Definition of Transmyocardial Laser Revascularization (TMLR)

A treatment for angina pectoris and ischemic heart disease (ihd) in which the cardiovascular surgeon uses a laser to create several dozen tiny channels through the wall of the heart’s left ventricle to improve the flow of blood and oxygen to the myocardium (heart muscle).

The surgeon makes a small “window” incision through the ribs to gain access to the myocardium, and the heart continues to beat during the surgery. The channels allow blood to flow directly from the ventricle’s chamber to the muscle tissue.

Researchers do not know why TMLR relieves angina pectoris, though believe it allows oxygen to directly enter myocardial cells and also encourages new blood vessels to grow (collateral circulation).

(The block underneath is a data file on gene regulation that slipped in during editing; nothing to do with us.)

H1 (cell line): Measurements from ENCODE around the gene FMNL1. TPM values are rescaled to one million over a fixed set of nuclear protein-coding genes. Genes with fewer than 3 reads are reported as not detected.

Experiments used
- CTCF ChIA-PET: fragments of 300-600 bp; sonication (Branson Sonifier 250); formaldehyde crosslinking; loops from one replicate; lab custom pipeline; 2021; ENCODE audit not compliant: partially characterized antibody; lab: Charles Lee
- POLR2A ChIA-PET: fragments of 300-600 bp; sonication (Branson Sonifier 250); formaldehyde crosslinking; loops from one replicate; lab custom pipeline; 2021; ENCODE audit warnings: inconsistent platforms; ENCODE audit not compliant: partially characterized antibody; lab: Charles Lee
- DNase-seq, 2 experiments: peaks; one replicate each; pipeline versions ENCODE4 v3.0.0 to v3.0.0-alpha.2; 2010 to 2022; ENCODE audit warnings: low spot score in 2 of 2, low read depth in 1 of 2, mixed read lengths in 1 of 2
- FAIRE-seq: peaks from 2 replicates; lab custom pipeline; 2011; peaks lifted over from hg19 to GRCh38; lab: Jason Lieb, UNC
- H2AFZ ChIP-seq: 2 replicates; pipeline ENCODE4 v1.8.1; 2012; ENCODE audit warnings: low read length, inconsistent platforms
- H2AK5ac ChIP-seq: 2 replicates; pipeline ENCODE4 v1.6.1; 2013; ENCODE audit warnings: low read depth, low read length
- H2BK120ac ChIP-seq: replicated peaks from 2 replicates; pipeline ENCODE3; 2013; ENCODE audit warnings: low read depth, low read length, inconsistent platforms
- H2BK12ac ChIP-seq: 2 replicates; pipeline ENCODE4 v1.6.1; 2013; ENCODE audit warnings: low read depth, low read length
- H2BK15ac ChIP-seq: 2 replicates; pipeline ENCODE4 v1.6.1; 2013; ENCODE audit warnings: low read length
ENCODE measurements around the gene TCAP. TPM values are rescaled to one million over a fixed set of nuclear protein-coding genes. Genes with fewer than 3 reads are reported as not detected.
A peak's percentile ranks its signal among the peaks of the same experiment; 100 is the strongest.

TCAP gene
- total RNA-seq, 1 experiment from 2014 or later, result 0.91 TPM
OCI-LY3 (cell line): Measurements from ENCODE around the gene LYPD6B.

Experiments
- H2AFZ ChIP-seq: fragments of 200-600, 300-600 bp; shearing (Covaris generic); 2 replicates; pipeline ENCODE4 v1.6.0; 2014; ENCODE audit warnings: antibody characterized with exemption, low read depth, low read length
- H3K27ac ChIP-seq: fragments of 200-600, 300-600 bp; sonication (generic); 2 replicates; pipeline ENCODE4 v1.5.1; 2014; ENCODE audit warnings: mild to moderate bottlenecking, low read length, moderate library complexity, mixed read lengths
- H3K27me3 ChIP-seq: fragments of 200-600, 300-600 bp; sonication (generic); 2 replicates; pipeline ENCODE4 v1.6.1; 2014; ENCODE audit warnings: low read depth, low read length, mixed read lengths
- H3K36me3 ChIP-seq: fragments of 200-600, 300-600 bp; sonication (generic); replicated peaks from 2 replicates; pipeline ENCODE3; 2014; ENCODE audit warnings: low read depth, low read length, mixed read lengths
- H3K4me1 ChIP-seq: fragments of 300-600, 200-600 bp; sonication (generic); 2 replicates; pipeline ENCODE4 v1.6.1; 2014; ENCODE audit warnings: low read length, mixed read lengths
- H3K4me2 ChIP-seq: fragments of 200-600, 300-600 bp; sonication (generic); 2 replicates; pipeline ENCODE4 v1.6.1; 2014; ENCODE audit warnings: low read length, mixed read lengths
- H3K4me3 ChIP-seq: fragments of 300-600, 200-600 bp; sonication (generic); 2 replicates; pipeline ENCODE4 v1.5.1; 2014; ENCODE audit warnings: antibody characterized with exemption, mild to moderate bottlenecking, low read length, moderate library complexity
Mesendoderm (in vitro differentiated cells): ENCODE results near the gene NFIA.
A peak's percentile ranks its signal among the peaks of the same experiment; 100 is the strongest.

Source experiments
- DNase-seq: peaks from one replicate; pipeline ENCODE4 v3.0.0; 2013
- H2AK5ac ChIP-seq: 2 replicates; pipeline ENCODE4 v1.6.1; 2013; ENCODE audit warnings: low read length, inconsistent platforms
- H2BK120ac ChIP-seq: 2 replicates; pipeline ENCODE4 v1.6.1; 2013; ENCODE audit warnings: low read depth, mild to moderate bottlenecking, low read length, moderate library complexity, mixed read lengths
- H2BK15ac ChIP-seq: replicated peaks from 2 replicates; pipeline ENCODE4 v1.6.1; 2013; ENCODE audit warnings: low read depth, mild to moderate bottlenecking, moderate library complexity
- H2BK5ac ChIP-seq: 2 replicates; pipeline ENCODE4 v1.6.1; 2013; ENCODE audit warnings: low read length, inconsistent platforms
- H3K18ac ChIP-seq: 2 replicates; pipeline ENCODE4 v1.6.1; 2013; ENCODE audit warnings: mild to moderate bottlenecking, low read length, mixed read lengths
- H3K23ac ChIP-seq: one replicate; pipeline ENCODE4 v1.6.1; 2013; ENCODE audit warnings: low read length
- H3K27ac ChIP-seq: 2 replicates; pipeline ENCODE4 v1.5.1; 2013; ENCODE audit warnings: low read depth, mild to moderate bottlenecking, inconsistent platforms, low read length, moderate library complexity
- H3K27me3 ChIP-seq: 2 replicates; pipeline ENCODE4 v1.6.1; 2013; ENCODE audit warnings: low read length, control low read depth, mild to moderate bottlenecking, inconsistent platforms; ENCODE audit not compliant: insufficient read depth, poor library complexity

Cardiologists generally use TMLR only when other treatments for angina have failed or are not feasible. Most people stay in the hospital for three to seven days following surgery and are able to return to their regular activities, including work, in four to eight weeks.

See also CORONARY ARTERY BYPASS GRAFT (CABG)SURGERY BENEFIT AND RISK ASSESSMENT.

Transmyocardial Laser Revascularization (TMLR)
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